A grand jury indicted an unarmed, emotionally disturbed man on assault charges after police opened fire on him near New York City’s Times Square and wounded two bystanders.
Investigators said 35-year-old Glenn Broadnax, of Brooklyn, created a disturbance Sept. 14 by lurching into traffic and lunging toward oncoming cars.
Police arrived as a crowd gathered at 42nd Street and Eighth Avenue and tried to corral the 250-pound Broadnax.
When the man reached into his pants pocket, two officers opened fire, missing Broadnax but wounding two women standing nearby.
An officer finally subdued Broadnax with a Taser stun gun, and he was initially arrested on misdemeanor charges of drug possession, menacing and resisting arrest.
But the Manhattan district attorney’s office brought the case before a grand jury and secured a nine-count indictment on felony charges that carry a possible 25-year prison sentence.
The indictment said Broadnax “recklessly engaged in conduct which created a grave risk of death.”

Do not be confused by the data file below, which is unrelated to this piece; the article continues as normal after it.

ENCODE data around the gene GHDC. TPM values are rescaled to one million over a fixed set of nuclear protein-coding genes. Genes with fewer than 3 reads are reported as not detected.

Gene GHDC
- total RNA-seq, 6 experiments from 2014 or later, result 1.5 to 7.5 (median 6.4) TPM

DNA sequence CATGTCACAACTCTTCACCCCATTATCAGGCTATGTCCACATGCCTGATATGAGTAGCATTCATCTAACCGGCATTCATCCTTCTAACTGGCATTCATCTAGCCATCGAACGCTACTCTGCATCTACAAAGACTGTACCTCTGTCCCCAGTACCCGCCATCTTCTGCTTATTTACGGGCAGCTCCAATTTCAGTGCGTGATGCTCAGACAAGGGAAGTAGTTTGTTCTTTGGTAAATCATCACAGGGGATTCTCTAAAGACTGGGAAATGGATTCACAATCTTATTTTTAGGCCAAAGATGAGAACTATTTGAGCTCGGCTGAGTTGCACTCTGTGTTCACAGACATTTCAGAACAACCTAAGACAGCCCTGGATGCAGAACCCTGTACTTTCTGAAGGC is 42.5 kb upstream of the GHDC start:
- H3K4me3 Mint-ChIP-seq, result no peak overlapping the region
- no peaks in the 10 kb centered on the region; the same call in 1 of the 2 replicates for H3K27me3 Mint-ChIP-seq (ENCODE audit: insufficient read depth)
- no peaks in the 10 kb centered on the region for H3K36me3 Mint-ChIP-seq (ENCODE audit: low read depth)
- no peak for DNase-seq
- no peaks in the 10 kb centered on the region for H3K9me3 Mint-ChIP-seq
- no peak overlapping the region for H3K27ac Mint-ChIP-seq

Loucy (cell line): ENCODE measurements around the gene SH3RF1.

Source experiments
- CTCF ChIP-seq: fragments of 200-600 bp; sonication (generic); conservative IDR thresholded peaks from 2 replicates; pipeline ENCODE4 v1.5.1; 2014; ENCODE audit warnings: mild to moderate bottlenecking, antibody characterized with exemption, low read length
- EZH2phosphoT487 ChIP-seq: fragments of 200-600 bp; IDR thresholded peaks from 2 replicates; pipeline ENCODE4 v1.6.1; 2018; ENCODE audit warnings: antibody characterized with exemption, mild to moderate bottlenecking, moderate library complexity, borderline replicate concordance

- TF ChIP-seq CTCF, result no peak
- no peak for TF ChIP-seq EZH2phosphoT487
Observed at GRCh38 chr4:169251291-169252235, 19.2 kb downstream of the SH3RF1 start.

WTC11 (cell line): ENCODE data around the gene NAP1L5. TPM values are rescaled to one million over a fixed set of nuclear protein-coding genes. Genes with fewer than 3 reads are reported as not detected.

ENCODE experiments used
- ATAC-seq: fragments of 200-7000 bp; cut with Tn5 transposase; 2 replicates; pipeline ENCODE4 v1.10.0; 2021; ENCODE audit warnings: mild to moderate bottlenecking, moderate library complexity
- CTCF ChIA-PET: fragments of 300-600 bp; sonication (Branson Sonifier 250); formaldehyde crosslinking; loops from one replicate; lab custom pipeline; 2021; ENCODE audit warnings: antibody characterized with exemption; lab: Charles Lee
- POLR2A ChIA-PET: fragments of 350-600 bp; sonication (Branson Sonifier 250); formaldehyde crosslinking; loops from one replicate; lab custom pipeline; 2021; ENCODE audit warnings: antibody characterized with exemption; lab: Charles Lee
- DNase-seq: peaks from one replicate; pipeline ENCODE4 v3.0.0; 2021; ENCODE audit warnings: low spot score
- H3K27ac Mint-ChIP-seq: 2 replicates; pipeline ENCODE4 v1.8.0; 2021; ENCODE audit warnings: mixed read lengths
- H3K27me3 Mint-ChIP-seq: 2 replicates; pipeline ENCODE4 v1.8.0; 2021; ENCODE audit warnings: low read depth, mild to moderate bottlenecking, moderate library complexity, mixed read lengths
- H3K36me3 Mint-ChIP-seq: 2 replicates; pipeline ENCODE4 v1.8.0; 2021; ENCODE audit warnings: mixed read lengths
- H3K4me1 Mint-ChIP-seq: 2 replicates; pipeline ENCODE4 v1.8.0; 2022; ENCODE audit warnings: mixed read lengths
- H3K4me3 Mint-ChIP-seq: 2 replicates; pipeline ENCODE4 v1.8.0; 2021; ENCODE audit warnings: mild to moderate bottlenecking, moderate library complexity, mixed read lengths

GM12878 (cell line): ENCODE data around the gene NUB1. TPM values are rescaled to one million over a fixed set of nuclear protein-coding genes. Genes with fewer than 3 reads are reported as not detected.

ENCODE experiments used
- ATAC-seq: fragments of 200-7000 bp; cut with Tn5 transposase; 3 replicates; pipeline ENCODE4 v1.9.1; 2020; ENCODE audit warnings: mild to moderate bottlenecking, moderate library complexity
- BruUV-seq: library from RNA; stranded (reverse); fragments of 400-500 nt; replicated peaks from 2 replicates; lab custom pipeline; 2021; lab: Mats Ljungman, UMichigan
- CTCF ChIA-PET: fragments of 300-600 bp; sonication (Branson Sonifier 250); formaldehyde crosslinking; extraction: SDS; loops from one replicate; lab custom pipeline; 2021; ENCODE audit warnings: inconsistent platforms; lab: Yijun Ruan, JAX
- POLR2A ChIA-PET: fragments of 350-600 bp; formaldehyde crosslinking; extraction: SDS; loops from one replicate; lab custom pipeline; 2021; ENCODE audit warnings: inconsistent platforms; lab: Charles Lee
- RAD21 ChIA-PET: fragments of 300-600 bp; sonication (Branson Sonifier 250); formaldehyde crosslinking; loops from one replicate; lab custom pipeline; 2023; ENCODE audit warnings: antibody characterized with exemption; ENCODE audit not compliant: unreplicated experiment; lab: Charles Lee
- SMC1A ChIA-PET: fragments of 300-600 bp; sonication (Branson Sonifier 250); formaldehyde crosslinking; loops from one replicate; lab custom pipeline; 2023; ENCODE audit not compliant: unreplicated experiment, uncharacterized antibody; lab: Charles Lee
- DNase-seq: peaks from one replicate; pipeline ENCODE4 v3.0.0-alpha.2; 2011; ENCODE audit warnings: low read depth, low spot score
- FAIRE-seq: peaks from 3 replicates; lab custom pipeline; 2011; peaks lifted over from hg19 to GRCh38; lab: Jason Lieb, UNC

Prosecutors said Broadnax created the situation that left innocent bystanders with gunshot wounds, although he was not armed himself.
The shootings once again raised questions about the police use of firearms in crowded areas and drew comparisons to a shooting a year ago, when officers struck nine bystanders in front of the Empire State Building when they killed an armed murder suspect.
The two officers, whose names have not been released, remain on administrative duty while an investigation continues into their actions.
The officers also face an internal police department inquiry.
Broadnax suffers from anxiety and depression and was disoriented and scared when police started shooting, his attorney said.
Attorney Rigodis Appling said Broadnax was reaching for his wallet, not a gun, when police opened fire.
“Mr. Broadnax never imagined his behavior would ever cause the police to shoot at him,” Appling said.
Broadnax told detectives after his arrest that he’d been talking to dead relatives in his head and was trying to throw himself into oncoming traffic to take his own life.
A psychiatrist later found him competent to stand trial, and a judge set bail Wednesday at $100,000.
An attorney for one of the wounded women said the district attorney should pursue charges against the officers, not Broadnax.
“It’s an incredibly unfortunate use of prosecutorial discretion to be prosecuting a man who didn’t even injure my client,” said attorney Mariann Wang. “It’s the police who injured my client.”
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